IB History of the Americas Canada and World War I

Flashcard maker : Brenda Gannon
relationship with Britain in 1914
was a ‘Dominion’ of the British Empire; foreign policy was controlled by Great Britain
military in 1914
centralized and integrated; imperial defense plans were led by a Canadian; participated in the war because Great Britain did
military recruitment in Quebec
slowed almost to a stop because of less available unmarried male volunteers; work was preferable to enlistment; language differences and discrimination against French Canadians; Catholics were excluded from service; public political opposition
reasons for involvement
trade improvement; seat in the War Cabinet; leadership of Great Britain; Protestant opposition won over by moral cause
military role
recruitment easy early on but need to keep up with high casualties so the government turned to conscription; inexperienced, courageous soldiers more effective over the course of the war; orders were taken from British commanders, causing bitterness and language barrier tension
impact on the economy
becomes industrialized as manufacturing increases; thus increasing prices and employment; wheat, chemical, and textile production soars, causing problems and eventually lead to depression; the US replaces Great Britain as main trade partner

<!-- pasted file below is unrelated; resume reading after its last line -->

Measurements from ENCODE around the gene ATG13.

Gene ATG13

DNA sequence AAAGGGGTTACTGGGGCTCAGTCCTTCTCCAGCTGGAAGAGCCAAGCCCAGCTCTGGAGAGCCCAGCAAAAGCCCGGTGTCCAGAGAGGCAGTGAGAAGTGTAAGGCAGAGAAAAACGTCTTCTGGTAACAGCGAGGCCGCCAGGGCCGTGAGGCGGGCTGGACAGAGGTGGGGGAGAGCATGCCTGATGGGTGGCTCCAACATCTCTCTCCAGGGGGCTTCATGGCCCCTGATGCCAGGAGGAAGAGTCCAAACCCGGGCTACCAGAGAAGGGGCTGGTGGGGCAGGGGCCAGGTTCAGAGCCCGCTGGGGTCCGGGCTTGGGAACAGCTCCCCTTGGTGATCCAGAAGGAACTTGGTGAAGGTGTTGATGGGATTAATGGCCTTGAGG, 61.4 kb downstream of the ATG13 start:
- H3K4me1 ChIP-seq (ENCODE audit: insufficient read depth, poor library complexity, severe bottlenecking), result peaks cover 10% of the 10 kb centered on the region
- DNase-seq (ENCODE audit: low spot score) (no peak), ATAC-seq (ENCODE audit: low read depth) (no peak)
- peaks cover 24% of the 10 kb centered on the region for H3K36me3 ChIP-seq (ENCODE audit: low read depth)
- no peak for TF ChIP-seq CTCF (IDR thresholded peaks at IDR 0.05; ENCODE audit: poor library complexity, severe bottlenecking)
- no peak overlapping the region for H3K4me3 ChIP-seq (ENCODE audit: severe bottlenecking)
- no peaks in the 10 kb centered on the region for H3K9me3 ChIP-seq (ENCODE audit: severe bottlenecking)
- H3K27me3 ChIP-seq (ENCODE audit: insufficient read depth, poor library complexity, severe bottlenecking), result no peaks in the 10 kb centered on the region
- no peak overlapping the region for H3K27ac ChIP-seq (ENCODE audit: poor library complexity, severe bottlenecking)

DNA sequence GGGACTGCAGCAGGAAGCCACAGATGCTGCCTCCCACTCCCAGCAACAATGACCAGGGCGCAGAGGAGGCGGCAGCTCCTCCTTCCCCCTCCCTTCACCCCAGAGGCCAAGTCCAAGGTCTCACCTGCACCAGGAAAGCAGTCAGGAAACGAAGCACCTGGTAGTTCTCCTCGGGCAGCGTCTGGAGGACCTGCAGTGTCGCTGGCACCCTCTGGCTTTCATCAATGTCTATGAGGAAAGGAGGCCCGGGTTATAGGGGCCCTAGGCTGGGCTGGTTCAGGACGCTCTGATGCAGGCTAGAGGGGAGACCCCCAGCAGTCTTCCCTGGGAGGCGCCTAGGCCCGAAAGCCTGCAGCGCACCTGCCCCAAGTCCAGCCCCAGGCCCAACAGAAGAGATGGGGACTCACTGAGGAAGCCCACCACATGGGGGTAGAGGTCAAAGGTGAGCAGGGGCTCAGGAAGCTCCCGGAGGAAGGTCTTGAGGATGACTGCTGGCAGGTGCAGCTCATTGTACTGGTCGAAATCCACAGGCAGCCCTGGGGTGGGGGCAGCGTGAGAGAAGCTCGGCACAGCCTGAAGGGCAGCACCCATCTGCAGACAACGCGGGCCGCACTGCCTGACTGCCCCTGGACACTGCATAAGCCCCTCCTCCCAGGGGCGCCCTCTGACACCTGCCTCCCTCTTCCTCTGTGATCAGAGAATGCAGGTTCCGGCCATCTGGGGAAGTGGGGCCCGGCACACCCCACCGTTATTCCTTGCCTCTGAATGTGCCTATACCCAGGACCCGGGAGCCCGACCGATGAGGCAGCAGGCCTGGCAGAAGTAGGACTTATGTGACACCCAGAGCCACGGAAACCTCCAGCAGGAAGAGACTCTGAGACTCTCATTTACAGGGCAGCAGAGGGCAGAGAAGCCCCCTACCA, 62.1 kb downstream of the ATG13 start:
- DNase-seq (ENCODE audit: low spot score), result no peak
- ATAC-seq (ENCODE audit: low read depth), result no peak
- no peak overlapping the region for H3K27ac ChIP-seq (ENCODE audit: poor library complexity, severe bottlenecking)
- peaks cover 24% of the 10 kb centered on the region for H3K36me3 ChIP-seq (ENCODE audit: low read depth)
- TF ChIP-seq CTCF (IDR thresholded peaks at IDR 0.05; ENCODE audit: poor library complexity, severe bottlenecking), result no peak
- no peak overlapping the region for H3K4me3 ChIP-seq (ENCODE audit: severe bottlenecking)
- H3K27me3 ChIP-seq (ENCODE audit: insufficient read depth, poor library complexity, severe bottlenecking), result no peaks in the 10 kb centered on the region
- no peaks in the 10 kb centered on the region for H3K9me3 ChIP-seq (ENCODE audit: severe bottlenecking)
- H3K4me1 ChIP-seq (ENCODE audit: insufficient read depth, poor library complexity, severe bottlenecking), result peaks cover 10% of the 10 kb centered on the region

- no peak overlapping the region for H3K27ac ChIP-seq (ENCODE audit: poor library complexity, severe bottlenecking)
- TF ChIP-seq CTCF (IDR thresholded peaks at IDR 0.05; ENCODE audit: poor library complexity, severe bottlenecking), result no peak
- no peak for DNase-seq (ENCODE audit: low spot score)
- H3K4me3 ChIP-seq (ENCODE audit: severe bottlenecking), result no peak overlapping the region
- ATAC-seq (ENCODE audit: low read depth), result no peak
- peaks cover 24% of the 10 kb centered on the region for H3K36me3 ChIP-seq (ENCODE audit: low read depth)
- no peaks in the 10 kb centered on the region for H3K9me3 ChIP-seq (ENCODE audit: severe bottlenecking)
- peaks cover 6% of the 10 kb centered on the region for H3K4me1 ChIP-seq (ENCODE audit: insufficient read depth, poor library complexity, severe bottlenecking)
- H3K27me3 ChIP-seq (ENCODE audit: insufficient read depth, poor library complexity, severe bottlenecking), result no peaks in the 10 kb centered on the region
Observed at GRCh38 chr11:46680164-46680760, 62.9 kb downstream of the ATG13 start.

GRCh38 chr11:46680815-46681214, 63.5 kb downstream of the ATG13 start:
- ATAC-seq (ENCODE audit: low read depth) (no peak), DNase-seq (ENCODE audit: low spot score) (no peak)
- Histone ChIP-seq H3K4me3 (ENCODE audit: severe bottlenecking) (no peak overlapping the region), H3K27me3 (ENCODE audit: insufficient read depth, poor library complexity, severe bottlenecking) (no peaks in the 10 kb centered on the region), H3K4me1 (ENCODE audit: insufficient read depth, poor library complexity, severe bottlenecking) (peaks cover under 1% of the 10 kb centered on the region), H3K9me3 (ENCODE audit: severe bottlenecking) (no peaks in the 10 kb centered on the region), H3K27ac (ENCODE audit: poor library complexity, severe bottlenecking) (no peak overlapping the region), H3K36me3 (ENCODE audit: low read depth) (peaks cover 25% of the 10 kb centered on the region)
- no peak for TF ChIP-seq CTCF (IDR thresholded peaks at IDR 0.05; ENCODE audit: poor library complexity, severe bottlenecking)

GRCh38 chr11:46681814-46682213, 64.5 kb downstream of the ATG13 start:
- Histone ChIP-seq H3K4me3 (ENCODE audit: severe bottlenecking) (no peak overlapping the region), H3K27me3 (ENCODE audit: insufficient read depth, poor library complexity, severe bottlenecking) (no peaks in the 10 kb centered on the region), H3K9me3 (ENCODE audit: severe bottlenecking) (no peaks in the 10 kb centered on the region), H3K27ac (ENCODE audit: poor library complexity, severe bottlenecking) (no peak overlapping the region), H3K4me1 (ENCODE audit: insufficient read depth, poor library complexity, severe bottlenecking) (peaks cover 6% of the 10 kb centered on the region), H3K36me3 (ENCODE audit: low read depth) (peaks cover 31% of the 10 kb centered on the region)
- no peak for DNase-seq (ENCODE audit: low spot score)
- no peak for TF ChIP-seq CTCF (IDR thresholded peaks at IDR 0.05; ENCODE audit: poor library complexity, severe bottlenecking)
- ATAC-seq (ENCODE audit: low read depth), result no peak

economic role
increase in the exports of meat, wheat, lumber, munitions, and other products; economy rejuvenated, allowing Canada to escape recession; Imperial Munitions Board controlled industry to meet war need of Allies
impact on society
Sam Hughes’ appointment; Ross rifle inadequate; no central recruitment; confusion, chaos, opposition to war resulting in mutiny, especially among Quebecers; who also supported draft exemptions; no veteran help; increase in radical politics and communist influence- ‘Red Scare’
leadership (diplomatic) role
under British command; no input strategy but eventually gained input and decision making after arguing for the right; in 1917, was given a seat in the Imperial War Court
impact on Canada’s relationship with Great Britain
reconsiders relations with Great Britain; demands participation in the peace process; signs treaty separately; dominions begin to want more control of their foreign policies to protect themselves when Britain is at war
diplomatic status
will negotiate trade agreements without Great Britain’s input; own, separate membership to the League of Nations; in 1923, established the Halibut Treaty with the US without Britain’s involvement
impact of the Conscription Crisis on Canada
established by Borden in May 1917; widespread opposition by citizens; loopholes in conscription taken advantage of; the majority exempted
Borden’s hopes for peace proceedings
Canada’s recognition as a separate nation rather than a Dominion

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